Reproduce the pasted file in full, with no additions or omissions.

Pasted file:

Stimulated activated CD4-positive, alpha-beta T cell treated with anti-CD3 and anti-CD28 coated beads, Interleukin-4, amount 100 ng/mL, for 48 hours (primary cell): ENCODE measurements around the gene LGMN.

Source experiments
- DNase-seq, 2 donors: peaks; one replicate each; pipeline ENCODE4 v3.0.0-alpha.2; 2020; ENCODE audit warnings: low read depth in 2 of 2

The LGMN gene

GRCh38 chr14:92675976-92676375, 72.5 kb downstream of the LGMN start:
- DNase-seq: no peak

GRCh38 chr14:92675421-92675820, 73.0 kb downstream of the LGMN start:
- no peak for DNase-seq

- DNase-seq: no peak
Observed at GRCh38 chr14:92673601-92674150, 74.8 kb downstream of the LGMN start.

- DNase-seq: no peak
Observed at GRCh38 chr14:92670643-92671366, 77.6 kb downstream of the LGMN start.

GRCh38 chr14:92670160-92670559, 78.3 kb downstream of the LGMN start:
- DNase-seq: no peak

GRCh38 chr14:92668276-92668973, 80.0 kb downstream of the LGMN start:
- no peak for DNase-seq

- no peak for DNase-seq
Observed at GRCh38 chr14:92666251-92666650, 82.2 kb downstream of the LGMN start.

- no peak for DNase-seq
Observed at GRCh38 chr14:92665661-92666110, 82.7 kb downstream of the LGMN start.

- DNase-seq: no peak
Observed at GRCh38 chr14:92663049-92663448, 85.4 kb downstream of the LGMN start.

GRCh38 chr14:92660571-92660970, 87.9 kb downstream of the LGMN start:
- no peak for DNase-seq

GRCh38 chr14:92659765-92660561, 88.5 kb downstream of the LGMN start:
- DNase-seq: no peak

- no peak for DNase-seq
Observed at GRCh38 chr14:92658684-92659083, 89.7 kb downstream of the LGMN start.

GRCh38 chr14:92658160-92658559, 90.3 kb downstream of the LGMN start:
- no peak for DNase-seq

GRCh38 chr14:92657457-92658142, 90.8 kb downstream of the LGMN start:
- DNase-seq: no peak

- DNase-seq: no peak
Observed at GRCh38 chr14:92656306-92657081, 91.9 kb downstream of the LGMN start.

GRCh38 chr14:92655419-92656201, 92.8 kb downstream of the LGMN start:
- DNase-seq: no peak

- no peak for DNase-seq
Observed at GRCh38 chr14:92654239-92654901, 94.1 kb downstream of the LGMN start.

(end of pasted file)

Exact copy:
Stimulated activated CD4-positive, alpha-beta T cell treated with anti-CD3 and anti-CD28 coated beads, Interleukin-4, amount 100 ng/mL, for 48 hours (primary cell): ENCODE measurements around the gene LGMN.

Source experiments
- DNase-seq, 2 donors: peaks; one replicate each; pipeline ENCODE4 v3.0.0-alpha.2; 2020; ENCODE audit warnings: low read depth in 2 of 2

The LGMN gene

GRCh38 chr14:92675976-92676375, 72.5 kb downstream of the LGMN start:
- DNase-seq: no peak

GRCh38 chr14:92675421-92675820, 73.0 kb downstream of the LGMN start:
- no peak for DNase-seq

- DNase-seq: no peak
Observed at GRCh38 chr14:92673601-92674150, 74.8 kb downstream of the LGMN start.

- DNase-seq: no peak
Observed at GRCh38 chr14:92670643-92671366, 77.6 kb downstream of the LGMN start.

GRCh38 chr14:92670160-92670559, 78.3 kb downstream of the LGMN start:
- DNase-seq: no peak

GRCh38 chr14:92668276-92668973, 80.0 kb downstream of the LGMN start:
- no peak for DNase-seq

- no peak for DNase-seq
Observed at GRCh38 chr14:92666251-92666650, 82.2 kb downstream of the LGMN start.

- no peak for DNase-seq
Observed at GRCh38 chr14:92665661-92666110, 82.7 kb downstream of the LGMN start.

- DNase-seq: no peak
Observed at GRCh38 chr14:92663049-92663448, 85.4 kb downstream of the LGMN start.

GRCh38 chr14:92660571-92660970, 87.9 kb downstream of the LGMN start:
- no peak for DNase-seq

GRCh38 chr14:92659765-92660561, 88.5 kb downstream of the LGMN start:
- DNase-seq: no peak

- no peak for DNase-seq
Observed at GRCh38 chr14:92658684-92659083, 89.7 kb downstream of the LGMN start.

GRCh38 chr14:92658160-92658559, 90.3 kb downstream of the LGMN start:
- no peak for DNase-seq

GRCh38 chr14:92657457-92658142, 90.8 kb downstream of the LGMN start:
- DNase-seq: no peak

- DNase-seq: no peak
Observed at GRCh38 chr14:92656306-92657081, 91.9 kb downstream of the LGMN start.

GRCh38 chr14:92655419-92656201, 92.8 kb downstream of the LGMN start:
- DNase-seq: no peak

- no peak for DNase-seq
Observed at GRCh38 chr14:92654239-92654901, 94.1 kb downstream of the LGMN start.